Researchers Discount a Caution In Debate Over Cloned Humans
By Sheryl Gay Stolberg, New York Times
28 February 1997: In the highly charged debate over human cloning, experts cite deformities and deaths in cloned animals as evidence that making genetic replicas of people would be dangerous. Now scientists at Duke University are challenging this idea.
The researchers found that human beings possess a genetic characteristic that prevents fetuses from growing overly large, a major problem in the cloning of sheep, cows, pigs and mice. They say this subtle genetic difference also makes people less vulnerable to cancer.
"We are protected from cancer and also it is going to be easier to clone us than a mouse or a sheep," said Dr. Randy Jirtle, a professor of radiation oncology at Duke University Medical Center who is an author of the study. He said he was not advocating cloning as a means of reproduction, adding, ''We are just presenting information.''
But leading experts in animal cloning disputed Dr. Jirtle's conclusions. They said fetal overgrowth is not the only problem they must contend with and cautioned against interpreting the Duke study to mean it would be safe to create babies by cloning.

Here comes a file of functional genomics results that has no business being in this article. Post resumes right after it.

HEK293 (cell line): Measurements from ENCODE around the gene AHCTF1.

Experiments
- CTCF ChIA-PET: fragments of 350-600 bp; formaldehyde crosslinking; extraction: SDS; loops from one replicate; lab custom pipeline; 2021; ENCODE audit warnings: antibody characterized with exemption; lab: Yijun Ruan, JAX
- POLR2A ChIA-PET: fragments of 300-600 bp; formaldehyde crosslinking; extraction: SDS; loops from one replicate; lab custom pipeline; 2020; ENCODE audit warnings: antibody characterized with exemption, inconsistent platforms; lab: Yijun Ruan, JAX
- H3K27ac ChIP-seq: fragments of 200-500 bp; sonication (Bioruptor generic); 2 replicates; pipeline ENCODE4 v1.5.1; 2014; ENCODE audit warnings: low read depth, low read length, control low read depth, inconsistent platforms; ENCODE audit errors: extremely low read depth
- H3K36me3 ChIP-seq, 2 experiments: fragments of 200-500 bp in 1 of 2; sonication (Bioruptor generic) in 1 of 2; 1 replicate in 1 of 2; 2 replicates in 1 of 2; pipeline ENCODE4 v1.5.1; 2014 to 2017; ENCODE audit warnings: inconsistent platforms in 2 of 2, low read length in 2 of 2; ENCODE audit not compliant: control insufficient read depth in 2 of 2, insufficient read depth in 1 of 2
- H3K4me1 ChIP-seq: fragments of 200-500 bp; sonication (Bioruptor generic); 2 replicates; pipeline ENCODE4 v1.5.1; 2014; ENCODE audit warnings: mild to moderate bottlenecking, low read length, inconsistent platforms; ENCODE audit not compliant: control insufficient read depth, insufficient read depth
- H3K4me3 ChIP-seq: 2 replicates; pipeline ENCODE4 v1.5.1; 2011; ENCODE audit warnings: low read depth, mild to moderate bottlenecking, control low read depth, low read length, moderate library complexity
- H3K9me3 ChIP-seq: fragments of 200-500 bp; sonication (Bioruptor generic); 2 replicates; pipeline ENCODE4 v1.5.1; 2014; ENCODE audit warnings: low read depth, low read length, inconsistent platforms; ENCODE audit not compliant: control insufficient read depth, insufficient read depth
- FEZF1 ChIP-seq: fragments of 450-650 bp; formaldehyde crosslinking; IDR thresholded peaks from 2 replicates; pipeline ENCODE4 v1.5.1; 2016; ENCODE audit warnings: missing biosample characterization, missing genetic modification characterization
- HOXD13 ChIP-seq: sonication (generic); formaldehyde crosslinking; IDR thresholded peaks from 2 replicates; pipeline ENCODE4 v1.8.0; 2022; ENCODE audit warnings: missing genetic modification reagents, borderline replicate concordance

"The authors have allowed themselves to over-interpret their interesting results," said Dr. Ian Wilmut, who as director of the Roslin Institute in Scotland led the effort to clone Dolly the sheep, the first mammal cloned from an adult.
The Duke study, published in the Aug. 15 issue of the journal Human Molecular Genetics, comes just one week after Dr. Wilmut and other scientists gathered at the National Academy of Sciences in Washington for an all-day symposium at which three researchers said they would attempt to clone humans.
Opponents of reproductive cloning worry that these researchers may rely on the Duke study to make their case. ''They have used anything, however peripheral or tangential, to advance their cause,'' said Dr. Thomas Murray, president of The Hastings Center, a bioethics institute. ''But it makes their claims that they are going to clone a healthy child no more plausible than before.''
The study traced the evolution of a particular gene that governs the suppression of tumors, and also fetal growth. Dr. Jirtle said sheep, pigs, mice and virtually all nonprimate mammals inherit only one functional copy of this gene because of a phenomenon known as imprinting. But humans, he said, inherit two working copies, making abnormalities much less likely.